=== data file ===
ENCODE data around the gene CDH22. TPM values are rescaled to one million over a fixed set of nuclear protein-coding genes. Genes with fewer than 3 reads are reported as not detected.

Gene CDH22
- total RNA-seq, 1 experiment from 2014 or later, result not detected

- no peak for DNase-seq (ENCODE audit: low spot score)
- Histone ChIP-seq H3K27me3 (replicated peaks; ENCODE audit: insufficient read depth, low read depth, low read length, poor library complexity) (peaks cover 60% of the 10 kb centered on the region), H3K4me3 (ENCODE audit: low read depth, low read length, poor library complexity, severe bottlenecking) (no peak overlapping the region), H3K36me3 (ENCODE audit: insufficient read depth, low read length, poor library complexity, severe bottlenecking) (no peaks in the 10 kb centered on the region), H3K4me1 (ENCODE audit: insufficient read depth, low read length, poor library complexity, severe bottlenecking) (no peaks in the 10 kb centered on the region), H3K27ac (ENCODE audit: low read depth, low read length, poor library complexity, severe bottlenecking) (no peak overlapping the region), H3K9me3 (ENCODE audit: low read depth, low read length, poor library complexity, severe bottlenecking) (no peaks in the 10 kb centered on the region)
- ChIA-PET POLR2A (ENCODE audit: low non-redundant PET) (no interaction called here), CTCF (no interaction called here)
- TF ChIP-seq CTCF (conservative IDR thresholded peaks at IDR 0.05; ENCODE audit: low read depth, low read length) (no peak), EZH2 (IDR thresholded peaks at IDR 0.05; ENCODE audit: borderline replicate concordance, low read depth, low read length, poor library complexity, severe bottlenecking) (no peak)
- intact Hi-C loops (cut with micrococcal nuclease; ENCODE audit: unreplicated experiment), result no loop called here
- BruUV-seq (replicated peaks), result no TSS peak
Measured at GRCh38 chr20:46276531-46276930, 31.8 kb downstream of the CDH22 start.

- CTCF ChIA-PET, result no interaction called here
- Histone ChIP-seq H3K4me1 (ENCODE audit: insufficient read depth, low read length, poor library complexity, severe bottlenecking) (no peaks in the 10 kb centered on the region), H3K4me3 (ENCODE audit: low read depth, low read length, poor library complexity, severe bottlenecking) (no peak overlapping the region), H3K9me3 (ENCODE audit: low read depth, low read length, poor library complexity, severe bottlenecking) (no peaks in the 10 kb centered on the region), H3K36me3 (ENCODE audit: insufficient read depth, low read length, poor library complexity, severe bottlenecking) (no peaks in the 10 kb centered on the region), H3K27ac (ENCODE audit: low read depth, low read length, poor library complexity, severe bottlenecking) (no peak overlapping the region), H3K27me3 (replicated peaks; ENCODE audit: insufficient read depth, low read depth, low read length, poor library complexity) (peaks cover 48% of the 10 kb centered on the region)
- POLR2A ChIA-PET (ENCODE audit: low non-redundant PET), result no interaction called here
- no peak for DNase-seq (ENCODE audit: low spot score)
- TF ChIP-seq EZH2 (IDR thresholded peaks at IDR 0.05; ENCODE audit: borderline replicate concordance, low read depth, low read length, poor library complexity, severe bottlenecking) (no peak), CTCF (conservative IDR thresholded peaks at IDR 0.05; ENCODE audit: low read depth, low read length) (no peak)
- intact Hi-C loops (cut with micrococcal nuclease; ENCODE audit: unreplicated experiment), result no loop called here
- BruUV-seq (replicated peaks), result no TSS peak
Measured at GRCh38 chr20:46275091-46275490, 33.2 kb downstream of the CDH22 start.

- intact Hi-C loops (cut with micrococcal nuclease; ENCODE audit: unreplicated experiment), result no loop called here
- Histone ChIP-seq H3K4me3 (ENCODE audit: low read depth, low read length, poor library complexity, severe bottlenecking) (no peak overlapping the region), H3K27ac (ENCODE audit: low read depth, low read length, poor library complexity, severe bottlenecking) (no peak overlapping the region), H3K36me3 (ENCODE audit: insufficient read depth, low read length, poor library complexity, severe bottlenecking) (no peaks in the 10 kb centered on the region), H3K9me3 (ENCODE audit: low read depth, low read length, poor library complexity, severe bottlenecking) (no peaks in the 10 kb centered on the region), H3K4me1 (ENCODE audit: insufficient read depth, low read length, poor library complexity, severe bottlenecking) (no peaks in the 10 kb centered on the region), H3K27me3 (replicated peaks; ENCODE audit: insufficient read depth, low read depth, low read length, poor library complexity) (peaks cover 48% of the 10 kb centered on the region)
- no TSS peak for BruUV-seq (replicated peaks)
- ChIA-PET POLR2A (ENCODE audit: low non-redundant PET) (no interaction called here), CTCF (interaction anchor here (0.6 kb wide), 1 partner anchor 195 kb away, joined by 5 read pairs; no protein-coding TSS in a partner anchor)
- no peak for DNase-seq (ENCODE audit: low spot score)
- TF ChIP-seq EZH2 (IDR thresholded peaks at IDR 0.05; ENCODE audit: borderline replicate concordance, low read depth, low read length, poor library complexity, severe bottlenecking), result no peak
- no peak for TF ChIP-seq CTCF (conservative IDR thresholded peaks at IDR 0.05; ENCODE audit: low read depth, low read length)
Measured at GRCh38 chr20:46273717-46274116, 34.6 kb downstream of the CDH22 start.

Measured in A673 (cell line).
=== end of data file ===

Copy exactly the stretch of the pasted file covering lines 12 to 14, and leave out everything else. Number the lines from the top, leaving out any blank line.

- Histone ChIP-seq H3K4me1 (ENCODE audit: insufficient read depth, low read length, poor library complexity, severe bottlenecking) (no peaks in the 10 kb centered on the region), H3K4me3 (ENCODE audit: low read depth, low read length, poor library complexity, severe bottlenecking) (no peak overlapping the region), H3K9me3 (ENCODE audit: low read depth, low read length, poor library complexity, severe bottlenecking) (no peaks in the 10 kb centered on the region), H3K36me3 (ENCODE audit: insufficient read depth, low read length, poor library complexity, severe bottlenecking) (no peaks in the 10 kb centered on the region), H3K27ac (ENCODE audit: low read depth, low read length, poor library complexity, severe bottlenecking) (no peak overlapping the region), H3K27me3 (replicated peaks; ENCODE audit: insufficient read depth, low read depth, low read length, poor library complexity) (peaks cover 48% of the 10 kb centered on the region)
- POLR2A ChIA-PET (ENCODE audit: low non-redundant PET), result no interaction called here
- no peak for DNase-seq (ENCODE audit: low spot score)